The upward direction is the same motion for the sheathing portion of the Index. CDX plywood added $30 per thousand (or almost $1 per sheet) while OSB sheathing only added $5 per thousand. Freight issues on all commodity prices are pushing up numbers as mills must struggle to find trucks and pay more to have loads hauled. Don’t expect the trucking issue to resolve itself this year.
Pricing going up the first couple of weeks in January amid a major cold snap is not a good sign. If housing demand continues to improve as does the weather, expect sharp price increases in the next few weeks. Builders should anticipate higher pricing on jobs being costed for March and April as suppliers will probably struggle to hold any pricing.
Expect higher prices and anticipate them now.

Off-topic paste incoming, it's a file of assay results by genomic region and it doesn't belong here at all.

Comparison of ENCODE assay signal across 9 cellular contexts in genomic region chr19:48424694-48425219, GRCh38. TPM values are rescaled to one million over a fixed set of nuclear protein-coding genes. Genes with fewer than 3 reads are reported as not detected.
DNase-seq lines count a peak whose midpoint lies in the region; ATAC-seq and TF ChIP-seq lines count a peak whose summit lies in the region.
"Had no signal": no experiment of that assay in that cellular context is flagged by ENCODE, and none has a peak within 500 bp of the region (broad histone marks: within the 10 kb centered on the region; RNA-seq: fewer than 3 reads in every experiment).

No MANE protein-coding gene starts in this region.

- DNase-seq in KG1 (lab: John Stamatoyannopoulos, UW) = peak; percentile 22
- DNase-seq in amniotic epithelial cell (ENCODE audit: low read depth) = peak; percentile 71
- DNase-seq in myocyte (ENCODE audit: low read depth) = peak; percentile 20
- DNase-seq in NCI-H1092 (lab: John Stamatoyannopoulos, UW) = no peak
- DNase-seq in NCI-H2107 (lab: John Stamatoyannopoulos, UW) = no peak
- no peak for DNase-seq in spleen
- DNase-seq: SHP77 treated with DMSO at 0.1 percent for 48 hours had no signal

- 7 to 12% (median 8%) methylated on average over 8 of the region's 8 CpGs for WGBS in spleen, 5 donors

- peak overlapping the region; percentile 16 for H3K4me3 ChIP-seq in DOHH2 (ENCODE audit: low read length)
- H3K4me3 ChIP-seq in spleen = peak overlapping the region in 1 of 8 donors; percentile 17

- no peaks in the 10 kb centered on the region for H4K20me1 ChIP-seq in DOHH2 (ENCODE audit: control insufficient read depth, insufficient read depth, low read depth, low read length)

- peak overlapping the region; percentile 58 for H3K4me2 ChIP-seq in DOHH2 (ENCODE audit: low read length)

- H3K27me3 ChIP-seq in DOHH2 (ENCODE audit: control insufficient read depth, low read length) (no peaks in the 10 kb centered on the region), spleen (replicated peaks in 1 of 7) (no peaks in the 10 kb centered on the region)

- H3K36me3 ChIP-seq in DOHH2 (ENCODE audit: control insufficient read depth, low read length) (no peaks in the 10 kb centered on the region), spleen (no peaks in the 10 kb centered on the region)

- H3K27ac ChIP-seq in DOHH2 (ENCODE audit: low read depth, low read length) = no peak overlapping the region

The Ro-Mac Lumber & Supply, Inc. Wood Commodity Index (Index) for mid-December dropped 10.4 percent over the last 30 days, and this is on top of a 9.2 percent decline from the previous month. The decision by the United States Trade Commission in the continuing United States and Canadian Softwood Trade dispute favored the United States and reduced duties a little, but it also added some degree of pricing uncertainty. This issue is not resolved, but it did weigh down the spruce markets. Winter weather and the seasonal slowdown is also having a negative effect on the markets. If you are wondering why your profit margins on projects you built this year have declined, consider this. Since January 2017, the Index is up 36.8 percent with lumber increasing an ungodly 50.8 percent while sheathings added 25.7 percent. To make matters worse, these prices in December are off the highs of September and October. As builders and suppliers, many of us did not do a good job getting ahead of these prices and, in many cases, tried to not accept them. This may be trite but something everyone in the supply chain must realize. Unless you are a mill or timber owner, you don’t own the timber and you don’t cut the lumber. Spend your energy managing and anticipating your cost increases instead of being in denial. These types of increases must be passed to the end user. I expect pricing to be higher in 2018 for two big reasons—labor and trucking, which are expected to continue to escalate. Trucking is especially tough in Florida as carriers have limited access to hauling goods out of the state given the collapse of the citrus industry. In addition, there is an extra push of post-hurricane rebuilding in South Florida and the islands. Wood commodity prices could easily see $5-$10 upcharges on trucking. The dimensional lumber portion of the Index dropped to $451.79 per thousand (or 6.1 percent) as spruce gave back increases across the board. 2x4-16 #2 western spruce dropped 7.0 percent while 2x6-16 spruce gave back 5.6 percent. 2x4-16 #2 treated pine jumped 9.9 percent as truss plants and treaters continue to feel the hangover from Hurricane Irma demands. Wide width pine was flat. The sheathing portion of the Index dropped a whopping 14.2 percent as OSB sheathing continued its downward spiral from the hurricane highs of September. Over the last 30 days, OSB dropped $70 per thousand (or $2.24 per sheet) while CDX pine gave back $30 per thousand (or $0.96 per sheet). Oddly, the only price increase was 3/4” CDX, which added $45 and that is probably due to the mix and supply issue from the mills. If the winter weather continues to ice the north as it is doing now, expect prices to stay down for the next few weeks. In late January to mid-February, builders should probably expect the higher cost of freight to begin pushing numbers back up as well as the suppliers getting prepared for the spring selling season. This forecast is contingent upon no huge national event or political upheaval taking place, which could quickly change the fortunes of housing. My best advice to builders is simple—do not use December’s pricing to bid projects in the spring. Other building material suppliers, such as window and door manufacturers, drywall products and shingle companies are already announcing spring price increases. Your local suppliers will not be able to hold prices because the price increases will be so across the board. Builders should have price escalation clauses in their contracts. I would like to thank the builders, remodelers and subcontractors for supporting Ro-Mac Lumber & Supply. On behalf of our staff, I would like to wish you a very Merry Christmas and a prosperous New Year. Enjoy your holidays—you deserve a break. Don Magruder is the Chief Executive Officer of Ro-Mac Lumber & Supply, Inc. in Central Florida (www.romaclumber.com), and he is a former President of the Southeast Mississippi Home Builders Association, and past Associate Vice President of the Home Builders Association of Lake County. To contact Magruder, email him at